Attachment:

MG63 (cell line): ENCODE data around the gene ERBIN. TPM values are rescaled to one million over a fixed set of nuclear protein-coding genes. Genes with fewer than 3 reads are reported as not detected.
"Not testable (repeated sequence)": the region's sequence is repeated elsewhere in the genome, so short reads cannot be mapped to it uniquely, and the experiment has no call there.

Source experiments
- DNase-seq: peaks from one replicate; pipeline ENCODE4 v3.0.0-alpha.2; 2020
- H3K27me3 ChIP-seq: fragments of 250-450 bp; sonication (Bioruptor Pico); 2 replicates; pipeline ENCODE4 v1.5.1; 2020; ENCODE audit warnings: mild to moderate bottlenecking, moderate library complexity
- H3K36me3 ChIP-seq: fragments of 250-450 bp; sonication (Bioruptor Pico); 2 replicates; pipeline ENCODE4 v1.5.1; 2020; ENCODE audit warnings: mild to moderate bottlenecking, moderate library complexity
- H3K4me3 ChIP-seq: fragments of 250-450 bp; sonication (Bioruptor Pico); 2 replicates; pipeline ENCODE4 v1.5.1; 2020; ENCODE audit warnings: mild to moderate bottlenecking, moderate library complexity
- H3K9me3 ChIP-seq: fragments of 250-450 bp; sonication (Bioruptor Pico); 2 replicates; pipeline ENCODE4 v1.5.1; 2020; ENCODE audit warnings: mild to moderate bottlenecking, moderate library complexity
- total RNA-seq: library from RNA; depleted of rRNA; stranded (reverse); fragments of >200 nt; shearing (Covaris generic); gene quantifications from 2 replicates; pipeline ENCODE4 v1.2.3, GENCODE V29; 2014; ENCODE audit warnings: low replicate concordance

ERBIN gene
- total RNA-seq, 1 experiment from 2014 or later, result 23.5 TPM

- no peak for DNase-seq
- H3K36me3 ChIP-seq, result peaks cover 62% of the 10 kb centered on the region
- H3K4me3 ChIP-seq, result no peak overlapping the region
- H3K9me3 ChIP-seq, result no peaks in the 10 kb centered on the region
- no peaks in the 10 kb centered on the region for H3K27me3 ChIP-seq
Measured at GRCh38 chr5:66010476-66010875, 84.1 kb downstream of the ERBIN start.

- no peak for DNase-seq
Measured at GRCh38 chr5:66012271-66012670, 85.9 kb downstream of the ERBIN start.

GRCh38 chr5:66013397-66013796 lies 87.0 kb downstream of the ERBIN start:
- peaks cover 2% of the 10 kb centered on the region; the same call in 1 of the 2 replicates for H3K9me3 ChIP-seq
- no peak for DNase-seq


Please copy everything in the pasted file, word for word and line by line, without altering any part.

MG63 (cell line): ENCODE data around the gene ERBIN. TPM values are rescaled to one million over a fixed set of nuclear protein-coding genes. Genes with fewer than 3 reads are reported as not detected.
"Not testable (repeated sequence)": the region's sequence is repeated elsewhere in the genome, so short reads cannot be mapped to it uniquely, and the experiment has no call there.

Source experiments
- DNase-seq: peaks from one replicate; pipeline ENCODE4 v3.0.0-alpha.2; 2020
- H3K27me3 ChIP-seq: fragments of 250-450 bp; sonication (Bioruptor Pico); 2 replicates; pipeline ENCODE4 v1.5.1; 2020; ENCODE audit warnings: mild to moderate bottlenecking, moderate library complexity
- H3K36me3 ChIP-seq: fragments of 250-450 bp; sonication (Bioruptor Pico); 2 replicates; pipeline ENCODE4 v1.5.1; 2020; ENCODE audit warnings: mild to moderate bottlenecking, moderate library complexity
- H3K4me3 ChIP-seq: fragments of 250-450 bp; sonication (Bioruptor Pico); 2 replicates; pipeline ENCODE4 v1.5.1; 2020; ENCODE audit warnings: mild to moderate bottlenecking, moderate library complexity
- H3K9me3 ChIP-seq: fragments of 250-450 bp; sonication (Bioruptor Pico); 2 replicates; pipeline ENCODE4 v1.5.1; 2020; ENCODE audit warnings: mild to moderate bottlenecking, moderate library complexity
- total RNA-seq: library from RNA; depleted of rRNA; stranded (reverse); fragments of >200 nt; shearing (Covaris generic); gene quantifications from 2 replicates; pipeline ENCODE4 v1.2.3, GENCODE V29; 2014; ENCODE audit warnings: low replicate concordance

ERBIN gene
- total RNA-seq, 1 experiment from 2014 or later, result 23.5 TPM

- no peak for DNase-seq
- H3K36me3 ChIP-seq, result peaks cover 62% of the 10 kb centered on the region
- H3K4me3 ChIP-seq, result no peak overlapping the region
- H3K9me3 ChIP-seq, result no peaks in the 10 kb centered on the region
- no peaks in the 10 kb centered on the region for H3K27me3 ChIP-seq
Measured at GRCh38 chr5:66010476-66010875, 84.1 kb downstream of the ERBIN start.

- no peak for DNase-seq
Measured at GRCh38 chr5:66012271-66012670, 85.9 kb downstream of the ERBIN start.

GRCh38 chr5:66013397-66013796 lies 87.0 kb downstream of the ERBIN start:
- peaks cover 2% of the 10 kb centered on the region; the same call in 1 of the 2 replicates for H3K9me3 ChIP-seq
- no peak for DNase-seq